Other players are more well known like Connor Bedard who, in his draft season, is putting up Connor McDavid-style numbers in the Western Hockey League. Adam Fantilli at Michigan is also putting up numbers rivalling the best in NCAA history like Jack Eichel, Paul Kariya and Craig Simpson.
Leo Carlsson is another putting up numbers rivalling some of the best draft year numbers in his respective league. Carlsson plays in the Swedish Hockey League and his numbers are like Peter Forsberg’s early in his campaign.
Matvei Michkov is another who could just as easily be slotted in the number one spot if he weren’t Russian. It’s not only that he is Russian from the political perspective that they are in a war and have conscripted a Philadelphia Flyers goalie when he went back home to be with his family for the summer. It’s also that Michkov has signed a long-term contract to stay in the Kontinental Hockey League.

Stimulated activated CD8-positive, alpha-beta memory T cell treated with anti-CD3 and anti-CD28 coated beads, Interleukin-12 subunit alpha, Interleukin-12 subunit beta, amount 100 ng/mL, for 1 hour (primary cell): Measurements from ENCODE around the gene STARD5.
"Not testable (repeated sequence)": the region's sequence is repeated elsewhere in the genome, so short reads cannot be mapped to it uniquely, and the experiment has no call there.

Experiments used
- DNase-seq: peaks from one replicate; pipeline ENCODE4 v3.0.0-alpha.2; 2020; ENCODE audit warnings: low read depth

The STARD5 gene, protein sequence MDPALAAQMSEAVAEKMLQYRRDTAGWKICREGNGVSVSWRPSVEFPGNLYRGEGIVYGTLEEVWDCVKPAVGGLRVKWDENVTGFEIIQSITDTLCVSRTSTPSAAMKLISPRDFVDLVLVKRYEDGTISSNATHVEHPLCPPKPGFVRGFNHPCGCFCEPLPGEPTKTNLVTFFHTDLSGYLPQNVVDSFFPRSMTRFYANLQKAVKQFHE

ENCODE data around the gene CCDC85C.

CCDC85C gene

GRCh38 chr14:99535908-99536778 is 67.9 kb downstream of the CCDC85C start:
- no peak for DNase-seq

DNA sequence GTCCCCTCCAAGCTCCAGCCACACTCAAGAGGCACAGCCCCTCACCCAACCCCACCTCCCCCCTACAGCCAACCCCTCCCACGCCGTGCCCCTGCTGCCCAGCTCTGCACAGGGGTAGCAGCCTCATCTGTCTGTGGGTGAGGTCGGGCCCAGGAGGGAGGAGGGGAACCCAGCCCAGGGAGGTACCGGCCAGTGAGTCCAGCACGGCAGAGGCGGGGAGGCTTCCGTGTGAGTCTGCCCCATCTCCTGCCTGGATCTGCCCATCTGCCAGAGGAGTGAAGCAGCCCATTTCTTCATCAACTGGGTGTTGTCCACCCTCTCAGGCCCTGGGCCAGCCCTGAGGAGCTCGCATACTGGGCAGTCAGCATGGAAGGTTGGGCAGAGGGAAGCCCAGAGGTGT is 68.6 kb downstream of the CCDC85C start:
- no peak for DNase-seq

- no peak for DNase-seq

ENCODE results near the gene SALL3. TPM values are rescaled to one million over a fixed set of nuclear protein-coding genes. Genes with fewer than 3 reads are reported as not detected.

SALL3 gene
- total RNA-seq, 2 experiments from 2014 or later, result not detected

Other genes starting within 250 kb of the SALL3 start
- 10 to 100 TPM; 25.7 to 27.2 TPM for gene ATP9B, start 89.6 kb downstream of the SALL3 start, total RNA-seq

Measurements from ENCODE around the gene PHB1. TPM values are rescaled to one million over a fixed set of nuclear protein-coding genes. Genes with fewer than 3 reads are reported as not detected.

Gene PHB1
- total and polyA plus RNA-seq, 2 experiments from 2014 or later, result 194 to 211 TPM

The club who drafts Michkov must have a strong constitution to wait for all of the Russian issues to resolve, or not resolve — who knows?
The list has as many as seven centres with the Canadiens in the hunt for a top-six centre depending on what they do with Kirby Dach in the long run. Wherever they put Dach in the end, the club needs a top-six forward, and if they draft top-10, they are practically guaranteed an elite one.
So far, the Canadiens have their own first-round pick and the Florida Panthers first-round pick. Montreal has a lot of expendable players to trade should they desire a third first-round pick, but it will be quite interesting to see how willing teams with Stanley Cup aspirations will be to deal their first-rounder considering the draft talent they’d be giving up.
This could be a year no one wants to give up their first-rounder. It will be interesting and entertaining this winter around the trading deadline, and draft day in 2023.